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Respiratory symptoms and lung function in patients treated for pulmonary tuberculosis in Malawi a prospective cohort study

Nightingale, Rebecca, Chinoko, Beatrice, Lesosky, Maia ORCID: https://orcid.org/0000-0002-2026-958X, Rylance, Sarah, Mnesa, Bright, Banda, Ndaziona Peter Kwanjo, Joekes, Elizabeth, Squire, Bertie ORCID: https://orcid.org/0000-0001-7173-9038, Mortimer, Kevin ORCID: https://orcid.org/0000-0002-8118-8871, Meghji, Jamilah ORCID: https://orcid.org/0000-0002-4693-8884 and Rylance, Jamie ORCID: https://orcid.org/0000-0002-2323-3611 (2021) 'Respiratory symptoms and lung function in patients treated for pulmonary tuberculosis in Malawi a prospective cohort study'. Thorax. (In Press)

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Abstract

Rationale Pulmonary tuberculosis (PTB) can cause post-TB lung disease (PTLD) associated with respiratory symptoms, spirometric and radiological abnormalities. Understanding of the predictors and natural history of PTLD is limited.

Objectives To describe the symptoms and lung function of Malawian adults up to 3 years following PTB-treatment completion, and to determine the evolution of PTLD over this period.

Methods Adults successfully completing PTB treatment in Blantyre, Malawi were followed up for 3 years and assessed using questionnaires, post-bronchodilator spirometry, 6 min walk tests, chest X-ray and high-resolution CT. Predictors of lung function at 3 years were identified by mixed effects regression modelling.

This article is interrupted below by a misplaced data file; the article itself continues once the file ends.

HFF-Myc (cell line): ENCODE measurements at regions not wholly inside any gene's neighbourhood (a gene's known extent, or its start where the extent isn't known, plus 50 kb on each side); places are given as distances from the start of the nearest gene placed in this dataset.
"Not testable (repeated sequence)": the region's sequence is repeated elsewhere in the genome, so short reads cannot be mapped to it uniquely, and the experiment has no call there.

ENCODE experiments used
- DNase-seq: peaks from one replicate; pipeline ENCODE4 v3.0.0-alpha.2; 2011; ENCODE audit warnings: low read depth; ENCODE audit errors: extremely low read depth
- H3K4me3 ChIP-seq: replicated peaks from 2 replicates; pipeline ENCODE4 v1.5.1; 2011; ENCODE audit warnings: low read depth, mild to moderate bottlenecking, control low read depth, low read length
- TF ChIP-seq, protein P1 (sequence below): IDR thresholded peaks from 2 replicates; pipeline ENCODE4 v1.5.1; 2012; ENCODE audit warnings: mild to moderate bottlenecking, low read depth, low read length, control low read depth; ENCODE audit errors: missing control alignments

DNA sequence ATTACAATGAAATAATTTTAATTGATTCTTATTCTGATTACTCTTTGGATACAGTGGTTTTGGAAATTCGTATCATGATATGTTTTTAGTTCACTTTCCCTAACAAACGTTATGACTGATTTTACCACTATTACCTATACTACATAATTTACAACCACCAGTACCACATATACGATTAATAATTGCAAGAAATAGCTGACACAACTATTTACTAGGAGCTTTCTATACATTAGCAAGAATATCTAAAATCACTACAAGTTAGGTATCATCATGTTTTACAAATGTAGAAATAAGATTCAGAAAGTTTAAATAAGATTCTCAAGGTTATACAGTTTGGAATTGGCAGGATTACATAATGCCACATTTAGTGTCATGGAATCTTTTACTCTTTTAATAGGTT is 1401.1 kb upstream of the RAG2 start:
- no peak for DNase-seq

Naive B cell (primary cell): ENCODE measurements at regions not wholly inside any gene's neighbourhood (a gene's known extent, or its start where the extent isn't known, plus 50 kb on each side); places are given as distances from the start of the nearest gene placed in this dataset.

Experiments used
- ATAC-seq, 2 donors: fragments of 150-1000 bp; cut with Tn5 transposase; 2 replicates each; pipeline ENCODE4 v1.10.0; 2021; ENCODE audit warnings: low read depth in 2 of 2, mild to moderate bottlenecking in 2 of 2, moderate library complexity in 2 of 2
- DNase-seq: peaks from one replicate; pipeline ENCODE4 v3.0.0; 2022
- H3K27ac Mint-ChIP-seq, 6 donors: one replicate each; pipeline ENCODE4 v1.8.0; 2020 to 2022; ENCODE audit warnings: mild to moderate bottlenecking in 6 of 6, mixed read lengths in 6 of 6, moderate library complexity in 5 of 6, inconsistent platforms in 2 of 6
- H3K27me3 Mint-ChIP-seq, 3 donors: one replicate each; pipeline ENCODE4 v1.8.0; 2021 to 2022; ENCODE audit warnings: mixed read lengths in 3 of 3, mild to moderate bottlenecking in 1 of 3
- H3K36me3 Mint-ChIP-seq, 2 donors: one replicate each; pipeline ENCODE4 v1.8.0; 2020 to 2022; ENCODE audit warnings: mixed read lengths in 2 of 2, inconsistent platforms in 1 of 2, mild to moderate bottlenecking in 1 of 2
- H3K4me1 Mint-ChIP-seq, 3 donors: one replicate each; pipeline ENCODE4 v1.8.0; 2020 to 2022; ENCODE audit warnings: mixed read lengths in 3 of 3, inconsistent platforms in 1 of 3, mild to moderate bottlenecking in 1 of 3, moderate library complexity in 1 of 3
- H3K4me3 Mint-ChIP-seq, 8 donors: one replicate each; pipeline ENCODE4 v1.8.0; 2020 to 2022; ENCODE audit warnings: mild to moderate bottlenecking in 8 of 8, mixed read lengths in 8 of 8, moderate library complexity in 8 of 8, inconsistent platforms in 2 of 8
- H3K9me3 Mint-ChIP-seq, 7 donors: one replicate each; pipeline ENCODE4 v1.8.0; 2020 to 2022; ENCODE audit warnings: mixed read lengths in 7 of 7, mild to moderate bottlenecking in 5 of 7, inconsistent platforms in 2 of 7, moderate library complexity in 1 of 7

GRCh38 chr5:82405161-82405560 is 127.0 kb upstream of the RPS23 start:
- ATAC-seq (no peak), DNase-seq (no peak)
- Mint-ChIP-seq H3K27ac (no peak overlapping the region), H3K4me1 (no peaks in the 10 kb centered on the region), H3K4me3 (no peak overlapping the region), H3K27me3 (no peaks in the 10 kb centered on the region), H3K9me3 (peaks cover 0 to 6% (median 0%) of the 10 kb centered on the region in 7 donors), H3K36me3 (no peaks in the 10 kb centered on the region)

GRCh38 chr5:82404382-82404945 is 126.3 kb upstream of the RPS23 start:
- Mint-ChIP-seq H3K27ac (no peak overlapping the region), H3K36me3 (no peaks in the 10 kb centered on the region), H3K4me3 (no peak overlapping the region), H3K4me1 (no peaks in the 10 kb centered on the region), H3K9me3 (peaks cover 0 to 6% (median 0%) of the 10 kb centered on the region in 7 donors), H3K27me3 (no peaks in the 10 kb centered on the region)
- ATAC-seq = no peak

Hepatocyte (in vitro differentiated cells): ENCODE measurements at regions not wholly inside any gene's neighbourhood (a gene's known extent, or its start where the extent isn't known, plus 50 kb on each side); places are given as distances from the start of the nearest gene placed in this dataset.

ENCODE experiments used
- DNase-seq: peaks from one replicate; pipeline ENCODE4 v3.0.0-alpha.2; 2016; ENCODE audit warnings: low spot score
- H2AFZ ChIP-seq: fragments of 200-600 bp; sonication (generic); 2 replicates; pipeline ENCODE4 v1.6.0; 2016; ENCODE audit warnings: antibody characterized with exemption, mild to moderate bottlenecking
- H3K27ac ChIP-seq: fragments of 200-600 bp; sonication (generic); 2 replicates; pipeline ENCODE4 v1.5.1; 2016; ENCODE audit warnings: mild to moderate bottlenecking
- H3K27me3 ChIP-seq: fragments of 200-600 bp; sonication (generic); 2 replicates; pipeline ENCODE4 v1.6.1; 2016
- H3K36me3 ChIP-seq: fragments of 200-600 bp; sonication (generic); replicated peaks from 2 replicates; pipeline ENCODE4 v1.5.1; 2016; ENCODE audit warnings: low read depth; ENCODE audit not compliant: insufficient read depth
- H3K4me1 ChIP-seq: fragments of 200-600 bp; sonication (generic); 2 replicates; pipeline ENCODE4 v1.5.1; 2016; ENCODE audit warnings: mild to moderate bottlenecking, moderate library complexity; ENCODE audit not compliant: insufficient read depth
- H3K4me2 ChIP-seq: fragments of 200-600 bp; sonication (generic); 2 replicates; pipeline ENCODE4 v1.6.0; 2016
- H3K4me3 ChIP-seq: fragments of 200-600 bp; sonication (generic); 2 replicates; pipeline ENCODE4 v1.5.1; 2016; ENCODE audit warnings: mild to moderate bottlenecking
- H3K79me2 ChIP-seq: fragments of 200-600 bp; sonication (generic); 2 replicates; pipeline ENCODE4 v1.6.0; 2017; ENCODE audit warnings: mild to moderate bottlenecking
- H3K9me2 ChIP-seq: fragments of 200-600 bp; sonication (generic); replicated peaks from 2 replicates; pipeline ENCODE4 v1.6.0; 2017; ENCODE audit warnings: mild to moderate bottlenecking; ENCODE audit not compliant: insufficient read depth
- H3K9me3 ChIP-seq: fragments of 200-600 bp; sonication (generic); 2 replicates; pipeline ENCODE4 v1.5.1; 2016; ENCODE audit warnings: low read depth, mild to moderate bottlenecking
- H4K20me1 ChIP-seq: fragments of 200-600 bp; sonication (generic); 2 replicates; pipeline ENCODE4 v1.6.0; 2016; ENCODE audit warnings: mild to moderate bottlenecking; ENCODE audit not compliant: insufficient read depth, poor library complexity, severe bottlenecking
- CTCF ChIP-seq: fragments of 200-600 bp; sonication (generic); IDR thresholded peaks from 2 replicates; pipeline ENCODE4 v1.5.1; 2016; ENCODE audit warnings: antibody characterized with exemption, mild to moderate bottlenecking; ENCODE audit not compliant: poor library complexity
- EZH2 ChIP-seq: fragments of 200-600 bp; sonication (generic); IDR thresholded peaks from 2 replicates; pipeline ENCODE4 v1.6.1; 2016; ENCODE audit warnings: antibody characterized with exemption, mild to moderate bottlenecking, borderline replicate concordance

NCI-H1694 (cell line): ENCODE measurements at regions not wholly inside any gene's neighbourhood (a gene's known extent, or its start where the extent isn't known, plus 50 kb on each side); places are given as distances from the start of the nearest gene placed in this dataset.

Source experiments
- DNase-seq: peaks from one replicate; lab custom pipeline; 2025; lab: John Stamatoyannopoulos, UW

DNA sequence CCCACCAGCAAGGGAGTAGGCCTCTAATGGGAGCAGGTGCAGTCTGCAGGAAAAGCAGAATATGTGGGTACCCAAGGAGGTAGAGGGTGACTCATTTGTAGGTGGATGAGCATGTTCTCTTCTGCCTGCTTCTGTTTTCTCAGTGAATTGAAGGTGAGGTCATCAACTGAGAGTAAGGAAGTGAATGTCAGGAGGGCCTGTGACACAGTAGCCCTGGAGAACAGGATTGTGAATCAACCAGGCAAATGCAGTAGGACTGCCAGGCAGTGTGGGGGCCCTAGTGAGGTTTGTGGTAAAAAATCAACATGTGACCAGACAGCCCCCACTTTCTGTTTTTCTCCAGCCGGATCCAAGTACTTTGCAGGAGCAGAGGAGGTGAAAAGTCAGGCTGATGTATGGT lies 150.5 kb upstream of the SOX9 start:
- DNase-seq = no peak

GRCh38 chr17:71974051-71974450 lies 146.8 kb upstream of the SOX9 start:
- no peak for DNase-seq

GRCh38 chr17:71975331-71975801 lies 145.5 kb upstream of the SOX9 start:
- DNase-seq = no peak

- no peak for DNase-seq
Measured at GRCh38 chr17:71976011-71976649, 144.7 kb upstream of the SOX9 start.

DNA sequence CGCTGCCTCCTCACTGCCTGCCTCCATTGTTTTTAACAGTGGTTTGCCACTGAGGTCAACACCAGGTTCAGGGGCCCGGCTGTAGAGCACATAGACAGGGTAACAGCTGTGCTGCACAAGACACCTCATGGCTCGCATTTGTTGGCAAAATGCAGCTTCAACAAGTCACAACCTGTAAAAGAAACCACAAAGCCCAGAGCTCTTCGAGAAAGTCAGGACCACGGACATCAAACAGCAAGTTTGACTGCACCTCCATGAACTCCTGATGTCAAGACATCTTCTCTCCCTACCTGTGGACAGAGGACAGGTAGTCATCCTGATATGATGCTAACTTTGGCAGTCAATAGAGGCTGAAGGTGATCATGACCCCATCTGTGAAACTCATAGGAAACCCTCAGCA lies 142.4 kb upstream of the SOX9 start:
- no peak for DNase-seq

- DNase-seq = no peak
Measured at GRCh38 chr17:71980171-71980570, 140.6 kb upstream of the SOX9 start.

Measurement and main results We recruited 405 participants of whom 301 completed 3 years follow-up (mean (SD) age 35 years (10.2); 66.6% males; 60.4% HIV-positive). At 3 years, 59/301 (19.6%) reported respiratory symptoms and 76/272 (27.9%) had abnormal spirometry. The proportions with low FVC fell from 57/285 (20.0%) at TB treatment completion to 33/272 (12.1%), while obstruction increased from and 41/285 (14.4%) to 43/272 (15.8%) at 3 years. Absolute FEV1 and FVC increased by mean 0.03 L and 0.1 L over this period, but FEV1 decline of more than 0.1 L was seen in 73/246 (29.7%). Higher spirometry values at 3 years were associated with higher body mass index and HIV coinfection at TB-treatment completion.

Conclusion Spirometric measures improved over the 3 years following treatment, mostly in the first year. However, a third of PTB survivors experienced ongoing respiratory symptoms and abnormal spirometry (with accelerated FEV1 decline). Effective interventions are needed to improve the care of this group of patients.

Item Type: Article
Subjects: WA Public Health > Health Problems of Special Population Groups > WA 395 Health in developing countries
WF Respiratory System > WF 140 Diseases of the respiratory system (General)
WF Respiratory System > Tuberculosis > WF 200 Tuberculosis (General)
WF Respiratory System > Lungs > WF 600 Lungs
Faculty: Department: Clinical Sciences & International Health > Clinical Sciences Department
Digital Object Identifer (DOI): https://doi.org/10.1136/thoraxjnl-2021-217190
Depositing User: Debbie Jenkins
Date Deposited: 24 Jan 2022 11:16
Last Modified: 29 Jun 2022 11:01
URI: https://archive.lstmed.ac.uk/id/eprint/19778

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